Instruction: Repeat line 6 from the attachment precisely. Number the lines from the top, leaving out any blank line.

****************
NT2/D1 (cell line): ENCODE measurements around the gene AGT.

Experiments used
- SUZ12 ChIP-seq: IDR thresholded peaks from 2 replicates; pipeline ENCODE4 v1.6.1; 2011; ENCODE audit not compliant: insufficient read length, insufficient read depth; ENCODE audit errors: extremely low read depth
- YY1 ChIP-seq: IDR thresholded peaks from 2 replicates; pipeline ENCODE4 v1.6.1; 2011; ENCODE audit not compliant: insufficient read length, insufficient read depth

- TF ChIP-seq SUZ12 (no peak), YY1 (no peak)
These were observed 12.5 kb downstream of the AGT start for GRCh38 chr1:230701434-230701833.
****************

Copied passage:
These were observed 12.5 kb downstream of the AGT start for GRCh38 chr1:230701434-230701833.